[Slideshow] Historic DC Church Gets a Mural Makeover

Posted on: April 12th, 2013 by Emily Potter 6 Comments

Alex Brewer, better known as HENSE, is an Atlanta, Ga.-based graffiti artist who took to Washington, D.C.’s city streets last year for a private commission to transform an abandoned, historic church into a work of art.

HENSE in his studio.

The old Friendship Baptist Church, on Delaware Street in Southwest DC, is located in a part of town that “has a huge potential to be the next arts district,” according to the artist. In fact, the lot across the street has been purchased as the site for a contemporary art museum, and there are also plans to build a hotel.

With a small crew, in just several weeks, HENSE dove into his imagination and conjured up the beautiful, vibrant mural that now envelopes the church

“Most of the tools I use in my murals and paintings are the same tools I learned to use by working in the street in the early years," he says. "I use rollers, brushes, spray paint, inks, acrylics, mops, enamels, paint sprayers and other various mediums and tools… Recently I've been experimenting in treating my exterior works similarly to my paintings.”

Friendship Baptist Church, completed with murals by Atlanta-based graffiti artist Hense. Photo courtesy Miguel Martinez

In describing the project, HENSE says, “Taking an existing building like the church and painting the entire thing re-contextualizes it and makes it a sculptural object. We really wanted to turn the church into a three-dimensional piece of artwork.

"With projects like this one, we really try to use the existing architecture as inspiration for the direction of the painting. I did several concept drawings for the church to present to the owner as rough ideas of aesthetic direction. I knew that visually, I wanted it to be drastically different from what it looked like before painting it. I also wanted to use very bright and bold colors to catch a viewer’s attention from far away.”

And eye-catching it is. Once neglected and deteriorating, the old church now stands as a positive beacon for a growing community. Watch the transformation:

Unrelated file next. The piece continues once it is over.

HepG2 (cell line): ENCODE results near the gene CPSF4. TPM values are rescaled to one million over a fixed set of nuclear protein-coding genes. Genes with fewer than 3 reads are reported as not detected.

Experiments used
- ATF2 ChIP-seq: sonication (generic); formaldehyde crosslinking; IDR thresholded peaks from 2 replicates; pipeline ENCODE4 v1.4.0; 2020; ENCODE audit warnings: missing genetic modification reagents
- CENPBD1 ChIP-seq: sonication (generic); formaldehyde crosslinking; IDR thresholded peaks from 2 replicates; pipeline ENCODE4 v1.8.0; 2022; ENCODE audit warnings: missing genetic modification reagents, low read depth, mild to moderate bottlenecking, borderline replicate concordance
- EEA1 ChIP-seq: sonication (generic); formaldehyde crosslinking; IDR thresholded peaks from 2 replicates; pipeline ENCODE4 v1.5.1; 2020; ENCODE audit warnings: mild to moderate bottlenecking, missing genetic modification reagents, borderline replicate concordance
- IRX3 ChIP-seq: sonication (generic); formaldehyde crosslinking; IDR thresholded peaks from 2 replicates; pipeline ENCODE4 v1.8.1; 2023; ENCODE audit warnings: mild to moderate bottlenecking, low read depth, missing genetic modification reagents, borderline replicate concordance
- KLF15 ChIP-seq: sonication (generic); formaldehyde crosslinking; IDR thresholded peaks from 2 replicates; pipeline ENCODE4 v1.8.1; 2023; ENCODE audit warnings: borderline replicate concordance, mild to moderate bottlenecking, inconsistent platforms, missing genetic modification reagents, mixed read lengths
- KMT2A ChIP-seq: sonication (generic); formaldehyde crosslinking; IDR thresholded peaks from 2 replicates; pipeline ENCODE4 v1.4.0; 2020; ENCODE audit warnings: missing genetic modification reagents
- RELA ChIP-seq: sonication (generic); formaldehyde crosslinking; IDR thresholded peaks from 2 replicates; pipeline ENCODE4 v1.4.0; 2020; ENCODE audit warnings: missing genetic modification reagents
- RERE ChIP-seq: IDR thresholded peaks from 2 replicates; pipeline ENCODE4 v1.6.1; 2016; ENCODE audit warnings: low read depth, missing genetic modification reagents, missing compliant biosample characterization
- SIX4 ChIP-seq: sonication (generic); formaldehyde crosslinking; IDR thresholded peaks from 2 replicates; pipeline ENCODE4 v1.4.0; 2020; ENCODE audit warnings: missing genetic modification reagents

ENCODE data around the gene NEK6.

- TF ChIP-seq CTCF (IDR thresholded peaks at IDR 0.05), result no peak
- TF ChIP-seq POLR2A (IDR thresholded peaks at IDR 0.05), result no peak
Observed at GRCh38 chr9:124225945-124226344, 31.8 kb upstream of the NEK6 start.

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Emily Potter

Emily Potter is a copywriter at the National Trust. She enjoys writing about places of all kinds, the stories that make them special, and the people who love them enough to save them.

Adaptive Reuse, Architecture, Revitalization

6 Responses

  1. Emad Ghattas

    April 12, 2013

    I think it’s great! It is time to propose bold new ideas for abandoned churches. It seems that their sacred nature limits us to engage with them. This intervention shows that we are not afraid to engage with a church.

    My question: what is happening inside the space? How is it being reused?

  2. Cliff Dweller

    April 12, 2013

    This is located at 734 First St. The Friendship congregation built a new church on Delaware in the sixties and is still flourishing. This building was stripped and left to rot.

  3. Jerry A. McCoy

    April 12, 2013

    How disrespectful of the congregation for abandoning this building as well as the entity that funded this “artist” for driving the final nail in the coffin that will bury this historic structure.

  4. Crystal

    April 12, 2013

    It’s beautiful and makes me smile to look at, I’m sure God would like that!

  5. Preston Wilson

    April 13, 2013

    I doubt if the paint will be the “nail in the coffin”. What -would- be is allowing the building to go neglected, until the city decides it needs to be torn down. What does it look like inside?

  6. Top Design and Urbanism Blog Posts for Week of April 8, 2013 | Walter Communications

    April 15, 2013

    […] Historic church gets mural makeover. Graffiti artist Alex Brewer, also known as HENSE, took to Washington, D.C.’s city streets last year to transform an abandoned, historic church into a work of art. […]